Again, I held my cool and asked some calm business-like questions.  But, in my heart, I was thinking, "Wait.  What?!  Really.  What?!  Oh my gosh."

The rep told me to talk to Eric about it and let her know if we were interested.  I called Eric at work.  He couldn't answer or talk.  Of course, right?

I was the front office volunteer at school that day.  I was worthless.  I owe the office ladies big time!

After talking to Eric we decided that we were interested and set up a conference call for the next morning.

(more to come.......)

Wednesday, April 30, 2014

Vision changes the world

As we walk through this adoption process I am haunted by the reality that adopting two children is not going to help Congo as a whole.  That's not why we are adopting.  But, the more we learn, and we've been devoted students, we know that we have to try to help in some way.  Congo is an amazing country with so much potential.  However, Congo is broken.  The brokenness is not really even their own doing.  The history of what has happened to that country is appalling.  I don't believe it is going to be fixed by us Americans.  I believe it is going to take someone with a big Congolese heart from that country to make changes.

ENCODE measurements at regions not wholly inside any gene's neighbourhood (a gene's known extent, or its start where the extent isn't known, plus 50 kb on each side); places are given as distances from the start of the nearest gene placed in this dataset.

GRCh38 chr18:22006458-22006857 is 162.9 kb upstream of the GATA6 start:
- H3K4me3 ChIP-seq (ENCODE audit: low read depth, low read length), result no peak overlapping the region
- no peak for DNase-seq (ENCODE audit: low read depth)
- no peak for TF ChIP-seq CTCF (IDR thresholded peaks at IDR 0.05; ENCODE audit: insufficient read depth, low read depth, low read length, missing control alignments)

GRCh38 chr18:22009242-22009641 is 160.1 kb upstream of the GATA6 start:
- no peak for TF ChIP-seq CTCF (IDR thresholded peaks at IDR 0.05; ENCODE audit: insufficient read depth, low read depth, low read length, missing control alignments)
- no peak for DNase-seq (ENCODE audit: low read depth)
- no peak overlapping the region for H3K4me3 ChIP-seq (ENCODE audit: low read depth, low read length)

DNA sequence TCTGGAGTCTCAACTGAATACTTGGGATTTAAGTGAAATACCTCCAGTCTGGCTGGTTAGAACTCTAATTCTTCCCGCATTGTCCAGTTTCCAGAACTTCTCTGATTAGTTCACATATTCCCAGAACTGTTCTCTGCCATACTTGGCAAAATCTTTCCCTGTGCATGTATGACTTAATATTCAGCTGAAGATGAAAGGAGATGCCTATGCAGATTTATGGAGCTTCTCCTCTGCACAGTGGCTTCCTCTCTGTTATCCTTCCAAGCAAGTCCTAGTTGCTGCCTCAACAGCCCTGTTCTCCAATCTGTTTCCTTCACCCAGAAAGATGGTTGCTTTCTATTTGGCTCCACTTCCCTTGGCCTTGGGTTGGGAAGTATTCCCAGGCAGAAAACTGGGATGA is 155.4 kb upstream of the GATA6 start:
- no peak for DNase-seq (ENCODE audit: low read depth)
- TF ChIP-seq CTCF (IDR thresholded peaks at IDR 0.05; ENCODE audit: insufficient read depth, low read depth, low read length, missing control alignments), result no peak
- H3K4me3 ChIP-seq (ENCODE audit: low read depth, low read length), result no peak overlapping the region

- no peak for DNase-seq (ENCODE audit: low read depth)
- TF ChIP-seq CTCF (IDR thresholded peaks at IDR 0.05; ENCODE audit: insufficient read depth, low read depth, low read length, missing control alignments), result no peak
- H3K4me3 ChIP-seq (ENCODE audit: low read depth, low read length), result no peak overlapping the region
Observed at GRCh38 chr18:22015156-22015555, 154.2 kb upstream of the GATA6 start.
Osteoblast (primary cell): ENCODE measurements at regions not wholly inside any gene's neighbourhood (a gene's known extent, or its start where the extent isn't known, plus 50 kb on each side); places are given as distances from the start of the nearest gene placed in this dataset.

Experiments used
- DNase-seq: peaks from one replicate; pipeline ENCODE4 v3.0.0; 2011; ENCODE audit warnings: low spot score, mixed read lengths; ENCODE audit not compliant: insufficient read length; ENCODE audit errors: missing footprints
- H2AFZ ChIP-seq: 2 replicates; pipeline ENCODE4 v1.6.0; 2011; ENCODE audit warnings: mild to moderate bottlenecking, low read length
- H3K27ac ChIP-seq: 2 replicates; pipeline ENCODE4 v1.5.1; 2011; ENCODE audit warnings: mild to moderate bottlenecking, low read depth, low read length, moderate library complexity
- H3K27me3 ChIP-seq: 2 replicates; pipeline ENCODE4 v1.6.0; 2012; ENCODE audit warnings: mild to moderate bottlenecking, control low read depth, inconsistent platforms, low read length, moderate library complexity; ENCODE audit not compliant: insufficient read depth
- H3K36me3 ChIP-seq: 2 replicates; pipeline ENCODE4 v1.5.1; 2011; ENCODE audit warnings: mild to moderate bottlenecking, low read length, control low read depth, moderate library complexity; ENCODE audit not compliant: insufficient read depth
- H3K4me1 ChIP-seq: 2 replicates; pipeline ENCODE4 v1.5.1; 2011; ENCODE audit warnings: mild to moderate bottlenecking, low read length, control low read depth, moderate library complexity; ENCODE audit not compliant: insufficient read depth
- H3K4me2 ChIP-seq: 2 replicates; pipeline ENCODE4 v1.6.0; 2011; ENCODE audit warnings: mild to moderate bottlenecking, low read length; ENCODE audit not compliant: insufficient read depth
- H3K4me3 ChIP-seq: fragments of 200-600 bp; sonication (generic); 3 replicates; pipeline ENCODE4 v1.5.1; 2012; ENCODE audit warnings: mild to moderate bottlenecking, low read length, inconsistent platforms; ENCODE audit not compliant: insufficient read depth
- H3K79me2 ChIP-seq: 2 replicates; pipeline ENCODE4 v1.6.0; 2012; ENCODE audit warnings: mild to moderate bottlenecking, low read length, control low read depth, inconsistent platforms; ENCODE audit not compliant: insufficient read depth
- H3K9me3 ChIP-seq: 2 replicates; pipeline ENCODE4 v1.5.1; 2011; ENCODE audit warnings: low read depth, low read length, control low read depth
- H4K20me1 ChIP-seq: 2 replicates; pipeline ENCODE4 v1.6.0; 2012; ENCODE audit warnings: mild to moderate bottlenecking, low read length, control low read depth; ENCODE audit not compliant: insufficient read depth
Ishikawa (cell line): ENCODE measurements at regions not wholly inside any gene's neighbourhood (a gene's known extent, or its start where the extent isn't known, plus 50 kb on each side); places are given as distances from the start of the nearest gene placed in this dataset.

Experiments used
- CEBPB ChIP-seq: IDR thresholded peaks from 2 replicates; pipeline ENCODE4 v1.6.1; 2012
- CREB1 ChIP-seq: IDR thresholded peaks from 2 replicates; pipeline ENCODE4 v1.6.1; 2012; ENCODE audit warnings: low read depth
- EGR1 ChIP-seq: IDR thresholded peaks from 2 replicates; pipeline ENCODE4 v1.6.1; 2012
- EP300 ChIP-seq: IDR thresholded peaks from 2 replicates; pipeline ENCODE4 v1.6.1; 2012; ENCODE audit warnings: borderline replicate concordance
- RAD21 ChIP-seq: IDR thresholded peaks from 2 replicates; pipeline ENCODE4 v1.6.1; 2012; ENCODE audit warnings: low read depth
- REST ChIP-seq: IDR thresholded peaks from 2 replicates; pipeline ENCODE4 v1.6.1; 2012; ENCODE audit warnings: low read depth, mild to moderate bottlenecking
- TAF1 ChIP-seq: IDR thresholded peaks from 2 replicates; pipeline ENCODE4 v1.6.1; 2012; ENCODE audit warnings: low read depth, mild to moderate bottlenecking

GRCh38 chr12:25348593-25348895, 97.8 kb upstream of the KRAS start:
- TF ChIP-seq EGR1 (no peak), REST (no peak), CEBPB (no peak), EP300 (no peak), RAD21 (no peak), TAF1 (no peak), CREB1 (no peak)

I saw this video today and it sparked something in me.  It reminded me of the beginning of Martin Luther King Jr's speech "I have a dream..."  That phrase alone holds so much potential... so much power.  Vision changes the world.  Without vision people suffer.  It's not just the big dreams, it's the little ones too.  This video shows teenage girls who have never thought about what they wanted to be when they grow up.  They didn't even know that thought was possible.

Let's dream.  Dream Big!  Let's teach our children to dream.

Wednesday, April 16, 2014

Siblings and a Garage Sale

I haven't written on the blog in awhile.  There has been so much going on.  So much that I either can't write about or just don't have the words to.